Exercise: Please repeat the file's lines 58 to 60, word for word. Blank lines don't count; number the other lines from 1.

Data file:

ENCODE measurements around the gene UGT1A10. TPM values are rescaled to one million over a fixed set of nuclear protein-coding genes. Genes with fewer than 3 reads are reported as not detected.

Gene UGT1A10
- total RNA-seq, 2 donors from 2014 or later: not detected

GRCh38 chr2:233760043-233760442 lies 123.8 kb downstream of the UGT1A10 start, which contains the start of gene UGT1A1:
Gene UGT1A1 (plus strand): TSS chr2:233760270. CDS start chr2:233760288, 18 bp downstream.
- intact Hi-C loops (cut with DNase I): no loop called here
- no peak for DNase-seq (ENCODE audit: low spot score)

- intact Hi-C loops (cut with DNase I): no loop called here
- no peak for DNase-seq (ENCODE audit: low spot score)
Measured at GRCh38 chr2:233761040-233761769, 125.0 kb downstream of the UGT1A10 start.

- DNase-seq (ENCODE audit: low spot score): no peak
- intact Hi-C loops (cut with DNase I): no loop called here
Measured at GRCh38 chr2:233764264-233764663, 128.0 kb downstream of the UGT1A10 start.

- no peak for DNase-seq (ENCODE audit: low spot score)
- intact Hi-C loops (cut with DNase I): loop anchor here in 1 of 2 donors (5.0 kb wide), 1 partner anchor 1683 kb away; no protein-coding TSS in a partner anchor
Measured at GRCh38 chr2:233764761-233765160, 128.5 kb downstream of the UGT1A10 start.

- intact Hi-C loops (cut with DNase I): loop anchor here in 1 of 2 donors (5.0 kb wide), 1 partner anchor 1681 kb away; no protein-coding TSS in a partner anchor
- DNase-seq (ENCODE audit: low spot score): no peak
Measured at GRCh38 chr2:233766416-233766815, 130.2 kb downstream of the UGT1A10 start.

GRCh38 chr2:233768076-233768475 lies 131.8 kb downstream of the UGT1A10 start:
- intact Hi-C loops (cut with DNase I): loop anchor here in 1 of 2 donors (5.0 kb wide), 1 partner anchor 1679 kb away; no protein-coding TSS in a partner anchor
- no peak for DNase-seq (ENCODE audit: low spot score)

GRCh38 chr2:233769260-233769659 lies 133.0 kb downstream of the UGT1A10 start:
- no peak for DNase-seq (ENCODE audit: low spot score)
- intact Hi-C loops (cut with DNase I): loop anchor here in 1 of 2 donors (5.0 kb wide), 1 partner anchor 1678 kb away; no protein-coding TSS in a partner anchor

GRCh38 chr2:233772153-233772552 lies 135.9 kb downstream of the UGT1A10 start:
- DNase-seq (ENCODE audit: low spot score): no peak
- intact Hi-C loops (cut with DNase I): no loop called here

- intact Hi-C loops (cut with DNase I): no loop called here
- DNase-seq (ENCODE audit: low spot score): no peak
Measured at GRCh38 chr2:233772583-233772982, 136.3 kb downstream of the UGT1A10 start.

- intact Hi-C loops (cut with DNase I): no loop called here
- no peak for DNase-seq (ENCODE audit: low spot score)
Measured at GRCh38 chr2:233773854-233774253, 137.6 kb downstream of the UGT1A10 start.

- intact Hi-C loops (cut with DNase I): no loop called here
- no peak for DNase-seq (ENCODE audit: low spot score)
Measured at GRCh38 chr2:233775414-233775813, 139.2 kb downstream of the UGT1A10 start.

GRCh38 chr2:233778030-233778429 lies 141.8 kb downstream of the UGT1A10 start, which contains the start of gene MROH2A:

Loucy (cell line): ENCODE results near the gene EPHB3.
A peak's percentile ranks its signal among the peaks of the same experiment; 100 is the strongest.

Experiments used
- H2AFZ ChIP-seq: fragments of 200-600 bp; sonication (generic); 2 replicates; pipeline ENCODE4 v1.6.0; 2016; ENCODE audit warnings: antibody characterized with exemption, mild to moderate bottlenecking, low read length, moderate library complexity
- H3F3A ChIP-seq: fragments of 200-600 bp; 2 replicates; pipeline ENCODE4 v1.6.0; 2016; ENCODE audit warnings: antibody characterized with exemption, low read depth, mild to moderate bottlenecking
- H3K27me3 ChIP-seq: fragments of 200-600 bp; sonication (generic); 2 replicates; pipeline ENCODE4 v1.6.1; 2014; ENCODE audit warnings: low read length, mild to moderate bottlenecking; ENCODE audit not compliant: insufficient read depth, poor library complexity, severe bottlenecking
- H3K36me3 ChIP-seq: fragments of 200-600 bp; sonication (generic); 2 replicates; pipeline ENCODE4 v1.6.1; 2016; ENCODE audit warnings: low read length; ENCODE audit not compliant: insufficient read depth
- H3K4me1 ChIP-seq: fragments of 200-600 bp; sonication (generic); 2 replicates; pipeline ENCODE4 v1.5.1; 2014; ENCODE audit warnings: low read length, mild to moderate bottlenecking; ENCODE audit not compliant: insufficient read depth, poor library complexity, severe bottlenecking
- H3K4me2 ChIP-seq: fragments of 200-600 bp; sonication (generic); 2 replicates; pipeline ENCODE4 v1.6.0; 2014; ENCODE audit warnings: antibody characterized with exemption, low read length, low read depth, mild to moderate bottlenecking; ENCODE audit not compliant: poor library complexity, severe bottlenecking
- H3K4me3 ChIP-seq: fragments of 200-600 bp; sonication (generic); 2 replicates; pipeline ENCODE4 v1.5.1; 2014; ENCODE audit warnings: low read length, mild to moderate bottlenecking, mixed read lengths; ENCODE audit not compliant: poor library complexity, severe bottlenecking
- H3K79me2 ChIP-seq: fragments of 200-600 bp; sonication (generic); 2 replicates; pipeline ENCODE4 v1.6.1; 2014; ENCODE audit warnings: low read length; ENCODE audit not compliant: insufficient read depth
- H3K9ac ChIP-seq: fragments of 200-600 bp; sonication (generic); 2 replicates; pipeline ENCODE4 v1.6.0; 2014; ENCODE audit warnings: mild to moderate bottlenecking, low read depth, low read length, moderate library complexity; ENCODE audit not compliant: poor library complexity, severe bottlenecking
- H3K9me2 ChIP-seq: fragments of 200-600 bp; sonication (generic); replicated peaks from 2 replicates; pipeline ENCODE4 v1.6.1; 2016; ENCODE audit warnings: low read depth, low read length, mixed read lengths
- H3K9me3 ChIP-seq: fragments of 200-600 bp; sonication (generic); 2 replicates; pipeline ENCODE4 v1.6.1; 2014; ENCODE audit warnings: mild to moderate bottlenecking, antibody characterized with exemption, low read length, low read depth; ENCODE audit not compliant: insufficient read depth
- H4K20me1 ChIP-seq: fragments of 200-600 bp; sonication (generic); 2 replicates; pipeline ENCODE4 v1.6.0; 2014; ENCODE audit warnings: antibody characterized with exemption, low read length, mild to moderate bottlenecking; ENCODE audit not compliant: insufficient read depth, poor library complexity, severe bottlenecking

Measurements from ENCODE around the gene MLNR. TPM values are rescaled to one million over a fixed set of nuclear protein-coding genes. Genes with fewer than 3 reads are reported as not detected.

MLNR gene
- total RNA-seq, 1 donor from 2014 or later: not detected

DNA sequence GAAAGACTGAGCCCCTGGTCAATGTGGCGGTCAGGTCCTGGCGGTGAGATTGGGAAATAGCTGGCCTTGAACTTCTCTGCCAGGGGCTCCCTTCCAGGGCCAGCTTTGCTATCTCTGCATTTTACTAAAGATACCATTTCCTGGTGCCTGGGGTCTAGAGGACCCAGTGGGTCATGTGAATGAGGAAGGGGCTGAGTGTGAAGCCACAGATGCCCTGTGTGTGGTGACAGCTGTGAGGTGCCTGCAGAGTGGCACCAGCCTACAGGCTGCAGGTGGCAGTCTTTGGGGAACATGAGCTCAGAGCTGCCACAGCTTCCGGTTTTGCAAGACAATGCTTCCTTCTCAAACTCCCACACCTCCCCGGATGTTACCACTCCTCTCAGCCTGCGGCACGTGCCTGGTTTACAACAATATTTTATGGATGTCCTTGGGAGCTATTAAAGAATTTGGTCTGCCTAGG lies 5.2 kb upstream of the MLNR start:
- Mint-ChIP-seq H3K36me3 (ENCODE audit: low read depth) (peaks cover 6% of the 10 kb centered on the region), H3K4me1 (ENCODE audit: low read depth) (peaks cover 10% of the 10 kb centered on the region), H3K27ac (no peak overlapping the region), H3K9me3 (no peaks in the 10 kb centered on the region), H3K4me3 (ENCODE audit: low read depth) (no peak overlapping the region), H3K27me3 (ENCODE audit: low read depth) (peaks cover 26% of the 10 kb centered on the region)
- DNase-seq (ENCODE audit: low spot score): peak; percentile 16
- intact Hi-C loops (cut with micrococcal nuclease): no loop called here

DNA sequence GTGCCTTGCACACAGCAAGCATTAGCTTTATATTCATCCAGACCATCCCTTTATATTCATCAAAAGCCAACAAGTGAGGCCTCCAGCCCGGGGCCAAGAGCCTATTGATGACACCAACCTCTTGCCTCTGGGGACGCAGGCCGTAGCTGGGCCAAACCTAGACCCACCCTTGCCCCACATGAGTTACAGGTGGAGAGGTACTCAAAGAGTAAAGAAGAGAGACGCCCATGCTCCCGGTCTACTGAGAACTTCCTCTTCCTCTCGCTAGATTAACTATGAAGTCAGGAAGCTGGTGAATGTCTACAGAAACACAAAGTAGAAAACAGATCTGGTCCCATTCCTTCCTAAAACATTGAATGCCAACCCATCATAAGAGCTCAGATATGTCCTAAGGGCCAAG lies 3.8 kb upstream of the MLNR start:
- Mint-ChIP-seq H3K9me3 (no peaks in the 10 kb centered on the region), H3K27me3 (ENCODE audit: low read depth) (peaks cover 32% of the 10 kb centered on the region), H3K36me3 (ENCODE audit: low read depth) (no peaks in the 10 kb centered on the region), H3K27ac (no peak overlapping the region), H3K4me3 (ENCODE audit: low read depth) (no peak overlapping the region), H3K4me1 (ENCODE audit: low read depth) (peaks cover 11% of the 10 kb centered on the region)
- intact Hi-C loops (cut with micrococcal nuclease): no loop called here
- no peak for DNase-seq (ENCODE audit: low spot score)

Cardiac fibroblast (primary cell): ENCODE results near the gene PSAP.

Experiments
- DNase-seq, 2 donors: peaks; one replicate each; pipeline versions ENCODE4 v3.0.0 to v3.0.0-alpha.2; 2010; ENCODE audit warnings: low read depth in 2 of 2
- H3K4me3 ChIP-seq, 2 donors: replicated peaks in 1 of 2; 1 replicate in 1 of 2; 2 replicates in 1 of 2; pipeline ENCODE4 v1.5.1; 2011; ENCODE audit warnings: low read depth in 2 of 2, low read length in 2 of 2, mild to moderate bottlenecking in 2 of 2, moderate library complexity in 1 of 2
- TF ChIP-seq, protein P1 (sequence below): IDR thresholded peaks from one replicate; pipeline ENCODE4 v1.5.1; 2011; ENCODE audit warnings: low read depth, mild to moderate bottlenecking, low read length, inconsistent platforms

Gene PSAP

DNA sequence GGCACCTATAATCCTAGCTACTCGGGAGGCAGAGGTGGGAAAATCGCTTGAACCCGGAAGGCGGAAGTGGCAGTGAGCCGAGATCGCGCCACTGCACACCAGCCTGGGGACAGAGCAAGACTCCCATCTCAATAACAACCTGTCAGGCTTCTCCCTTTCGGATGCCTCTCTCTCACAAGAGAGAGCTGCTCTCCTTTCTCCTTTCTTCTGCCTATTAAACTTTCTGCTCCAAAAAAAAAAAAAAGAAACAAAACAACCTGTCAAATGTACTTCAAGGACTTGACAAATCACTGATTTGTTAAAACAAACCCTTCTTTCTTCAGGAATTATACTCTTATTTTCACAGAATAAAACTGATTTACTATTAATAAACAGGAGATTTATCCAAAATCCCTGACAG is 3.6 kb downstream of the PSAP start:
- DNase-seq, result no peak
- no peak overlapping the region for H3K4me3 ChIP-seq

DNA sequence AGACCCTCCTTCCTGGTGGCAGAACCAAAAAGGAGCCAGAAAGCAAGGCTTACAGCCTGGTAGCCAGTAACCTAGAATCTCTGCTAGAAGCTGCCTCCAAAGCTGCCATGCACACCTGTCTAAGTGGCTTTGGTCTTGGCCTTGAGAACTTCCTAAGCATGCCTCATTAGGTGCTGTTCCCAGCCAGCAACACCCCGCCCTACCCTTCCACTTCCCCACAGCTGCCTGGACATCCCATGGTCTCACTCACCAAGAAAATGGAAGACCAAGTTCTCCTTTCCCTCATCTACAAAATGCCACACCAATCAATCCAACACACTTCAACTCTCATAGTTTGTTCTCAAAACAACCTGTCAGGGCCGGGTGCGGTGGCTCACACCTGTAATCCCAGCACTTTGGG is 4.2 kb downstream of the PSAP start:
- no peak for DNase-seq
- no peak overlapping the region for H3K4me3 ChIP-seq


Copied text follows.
- Mint-ChIP-seq H3K36me3 (ENCODE audit: low read depth) (peaks cover 6% of the 10 kb centered on the region), H3K4me1 (ENCODE audit: low read depth) (peaks cover 10% of the 10 kb centered on the region), H3K27ac (no peak overlapping the region), H3K9me3 (no peaks in the 10 kb centered on the region), H3K4me3 (ENCODE audit: low read depth) (no peak overlapping the region), H3K27me3 (ENCODE audit: low read depth) (peaks cover 26% of the 10 kb centered on the region)
- DNase-seq (ENCODE audit: low spot score): peak; percentile 16
- intact Hi-C loops (cut with micrococcal nuclease): no loop called here